Eiko Ojala, is an Estonian illustrator who specializes in deception. His portfolio appears to be full of artfully minimalist paper-cut compositions, until you realize that the shadows and highlights are digitally rendered (aside from a few photographic elements.) “I really enjoy producing the real world on my computer screen,” Ojala says. “It’s a bit like painting.”
“It’s a bit like painting.”
Ojala’s unique art has him in very high demand for work as an editorial illustrator, working with companies such as The New York Times, Harvard Business Review, and Wired. He continues to experiment with depth of space and illusion producing some very compelling pieces of work.
Surprisingly he has no formal training in illustration. Ojala’s style developed from refining his drawing skill, finding inspiration in natural environment and local traditions of his surroundings.
When speaking on his personal project, Myths he had this to say,”It’s about thinking fast and coming up with ideas that everybody understands”
“It’s about thinking fast and coming up with ideas that everybody understands.”
“I started the project while living in New Zealand.” Ojala continued, “the main question was about the importance of a country or a place, and all its history and old stories. It’s about how easily I relate to these stories, and when I can call a place home. Editorial work, on the other hand, is totally different. It’s about thinking fast and coming up with ideas that everybody understands. So it’s a lot more about the audience and the world around me.”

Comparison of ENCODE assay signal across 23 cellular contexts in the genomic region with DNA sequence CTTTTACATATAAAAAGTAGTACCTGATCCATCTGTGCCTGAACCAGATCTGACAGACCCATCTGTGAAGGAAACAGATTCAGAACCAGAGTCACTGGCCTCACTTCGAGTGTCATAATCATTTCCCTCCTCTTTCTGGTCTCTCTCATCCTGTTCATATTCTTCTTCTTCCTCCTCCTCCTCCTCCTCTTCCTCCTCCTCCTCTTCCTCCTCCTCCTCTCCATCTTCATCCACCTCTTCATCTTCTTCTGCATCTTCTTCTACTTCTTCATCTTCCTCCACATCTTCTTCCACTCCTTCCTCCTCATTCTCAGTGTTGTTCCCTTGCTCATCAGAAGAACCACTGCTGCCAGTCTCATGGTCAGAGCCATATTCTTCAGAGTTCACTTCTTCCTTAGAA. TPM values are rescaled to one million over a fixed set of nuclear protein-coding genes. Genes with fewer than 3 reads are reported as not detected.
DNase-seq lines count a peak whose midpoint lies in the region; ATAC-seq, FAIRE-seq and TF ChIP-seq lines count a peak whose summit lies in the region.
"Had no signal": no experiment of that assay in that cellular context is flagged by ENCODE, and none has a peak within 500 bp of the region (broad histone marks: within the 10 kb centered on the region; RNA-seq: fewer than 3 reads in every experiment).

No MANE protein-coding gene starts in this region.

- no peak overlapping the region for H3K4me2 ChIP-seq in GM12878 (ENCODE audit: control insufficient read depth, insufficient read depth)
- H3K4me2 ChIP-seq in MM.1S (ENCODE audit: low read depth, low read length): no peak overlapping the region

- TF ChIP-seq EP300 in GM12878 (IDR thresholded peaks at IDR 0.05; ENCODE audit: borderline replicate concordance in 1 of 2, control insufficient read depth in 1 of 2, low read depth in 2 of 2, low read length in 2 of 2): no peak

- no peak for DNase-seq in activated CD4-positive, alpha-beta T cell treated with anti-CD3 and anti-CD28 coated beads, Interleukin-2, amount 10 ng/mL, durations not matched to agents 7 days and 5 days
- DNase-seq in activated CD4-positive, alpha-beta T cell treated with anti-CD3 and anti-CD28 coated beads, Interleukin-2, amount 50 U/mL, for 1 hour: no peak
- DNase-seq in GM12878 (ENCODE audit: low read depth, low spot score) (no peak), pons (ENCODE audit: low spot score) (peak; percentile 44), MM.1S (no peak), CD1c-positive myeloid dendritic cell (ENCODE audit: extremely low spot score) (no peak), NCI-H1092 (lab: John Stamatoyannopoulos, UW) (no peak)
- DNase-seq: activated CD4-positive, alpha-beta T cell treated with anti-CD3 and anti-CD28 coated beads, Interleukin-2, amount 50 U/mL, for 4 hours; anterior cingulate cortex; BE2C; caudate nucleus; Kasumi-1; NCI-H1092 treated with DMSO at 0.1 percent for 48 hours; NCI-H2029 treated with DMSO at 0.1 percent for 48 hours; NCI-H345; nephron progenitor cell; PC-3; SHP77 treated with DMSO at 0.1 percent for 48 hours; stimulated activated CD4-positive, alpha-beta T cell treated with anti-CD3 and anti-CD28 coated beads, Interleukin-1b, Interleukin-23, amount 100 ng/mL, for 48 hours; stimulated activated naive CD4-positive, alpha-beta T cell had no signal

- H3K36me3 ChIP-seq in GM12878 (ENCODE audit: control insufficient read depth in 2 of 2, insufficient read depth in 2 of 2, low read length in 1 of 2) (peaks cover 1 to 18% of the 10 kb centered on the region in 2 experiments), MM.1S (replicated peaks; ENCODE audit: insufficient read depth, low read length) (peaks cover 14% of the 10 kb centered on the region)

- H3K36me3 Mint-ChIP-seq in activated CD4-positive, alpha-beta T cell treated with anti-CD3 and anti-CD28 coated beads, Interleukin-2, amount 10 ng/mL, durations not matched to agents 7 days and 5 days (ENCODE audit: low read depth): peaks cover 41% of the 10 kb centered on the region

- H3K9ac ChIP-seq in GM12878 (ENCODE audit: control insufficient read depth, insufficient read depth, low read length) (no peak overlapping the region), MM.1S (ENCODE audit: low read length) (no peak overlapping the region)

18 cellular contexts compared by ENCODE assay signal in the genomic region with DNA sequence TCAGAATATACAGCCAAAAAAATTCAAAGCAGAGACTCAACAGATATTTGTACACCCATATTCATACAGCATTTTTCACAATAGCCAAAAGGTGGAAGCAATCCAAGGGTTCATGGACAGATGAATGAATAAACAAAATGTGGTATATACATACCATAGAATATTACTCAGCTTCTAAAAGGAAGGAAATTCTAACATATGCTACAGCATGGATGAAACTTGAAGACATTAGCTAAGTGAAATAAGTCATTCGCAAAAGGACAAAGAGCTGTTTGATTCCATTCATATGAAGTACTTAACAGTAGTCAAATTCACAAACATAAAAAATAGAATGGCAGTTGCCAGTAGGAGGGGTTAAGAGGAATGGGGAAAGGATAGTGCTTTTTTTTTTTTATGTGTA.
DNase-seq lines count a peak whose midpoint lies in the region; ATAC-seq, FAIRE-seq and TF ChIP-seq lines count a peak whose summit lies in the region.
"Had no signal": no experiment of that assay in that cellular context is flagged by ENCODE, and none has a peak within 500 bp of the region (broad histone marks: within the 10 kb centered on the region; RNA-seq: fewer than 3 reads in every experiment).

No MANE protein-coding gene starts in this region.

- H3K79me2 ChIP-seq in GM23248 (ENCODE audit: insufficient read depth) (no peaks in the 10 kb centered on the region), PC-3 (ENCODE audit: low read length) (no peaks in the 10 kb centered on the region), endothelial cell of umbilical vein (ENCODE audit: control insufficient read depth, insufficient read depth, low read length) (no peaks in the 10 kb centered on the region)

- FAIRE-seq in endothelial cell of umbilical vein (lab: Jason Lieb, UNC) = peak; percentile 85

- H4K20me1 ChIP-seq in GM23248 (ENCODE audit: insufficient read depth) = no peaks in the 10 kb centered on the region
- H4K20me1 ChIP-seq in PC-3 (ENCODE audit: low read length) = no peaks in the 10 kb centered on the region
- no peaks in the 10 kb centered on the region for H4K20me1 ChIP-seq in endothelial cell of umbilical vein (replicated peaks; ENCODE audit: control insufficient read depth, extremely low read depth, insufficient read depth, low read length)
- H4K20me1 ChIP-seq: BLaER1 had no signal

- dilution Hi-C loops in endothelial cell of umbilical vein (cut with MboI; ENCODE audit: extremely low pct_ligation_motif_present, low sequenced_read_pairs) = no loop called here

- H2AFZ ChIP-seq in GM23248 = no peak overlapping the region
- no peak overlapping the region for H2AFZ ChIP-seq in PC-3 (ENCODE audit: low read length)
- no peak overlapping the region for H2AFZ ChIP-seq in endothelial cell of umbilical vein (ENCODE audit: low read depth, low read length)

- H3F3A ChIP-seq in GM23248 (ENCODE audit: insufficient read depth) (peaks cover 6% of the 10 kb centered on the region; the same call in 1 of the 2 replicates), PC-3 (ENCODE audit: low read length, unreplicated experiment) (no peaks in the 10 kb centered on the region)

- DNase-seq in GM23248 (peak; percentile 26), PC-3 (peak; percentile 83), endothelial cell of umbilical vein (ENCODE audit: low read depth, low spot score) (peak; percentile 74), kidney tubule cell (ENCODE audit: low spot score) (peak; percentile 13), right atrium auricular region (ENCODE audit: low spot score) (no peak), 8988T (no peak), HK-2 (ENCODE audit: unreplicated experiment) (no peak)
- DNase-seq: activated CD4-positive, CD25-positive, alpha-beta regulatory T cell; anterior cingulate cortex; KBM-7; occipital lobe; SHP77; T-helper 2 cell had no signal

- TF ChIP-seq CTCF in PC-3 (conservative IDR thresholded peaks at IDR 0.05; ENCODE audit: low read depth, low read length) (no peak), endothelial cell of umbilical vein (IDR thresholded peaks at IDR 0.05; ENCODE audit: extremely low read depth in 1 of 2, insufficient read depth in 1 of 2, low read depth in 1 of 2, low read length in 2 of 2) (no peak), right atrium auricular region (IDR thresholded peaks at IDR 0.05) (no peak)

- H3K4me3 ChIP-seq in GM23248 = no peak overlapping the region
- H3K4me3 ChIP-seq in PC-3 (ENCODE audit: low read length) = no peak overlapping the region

Ojala has earned several awards for his series on gun violence, and his animated GIFs for stories like “Brazil’s Olympic Catastrophe” “I always keep in mind while sketching how these ideas would work as animated,” he stated. “I think the animation has to give something extra. It’s not really working when it’s made just for animation’s sake. But it’s always amazing to see how much effect a small animation can give.”
“I think the animation has to give something extra. It’s not really working when it’s made just for animation’s sake.”
He has said that his most rewarding project has been the cover for Taschen’s Illustration Now! 5 “It was a pitch, and a totally open brief. So I decided to skip all sketching, showing ideas before and explaining what I was about to do. I just decided to go for it to make the final illustration. The idea for the textile parrot was with me a while before the opportunity came. This happens quite a lot—that the idea is with me long before the projects come.”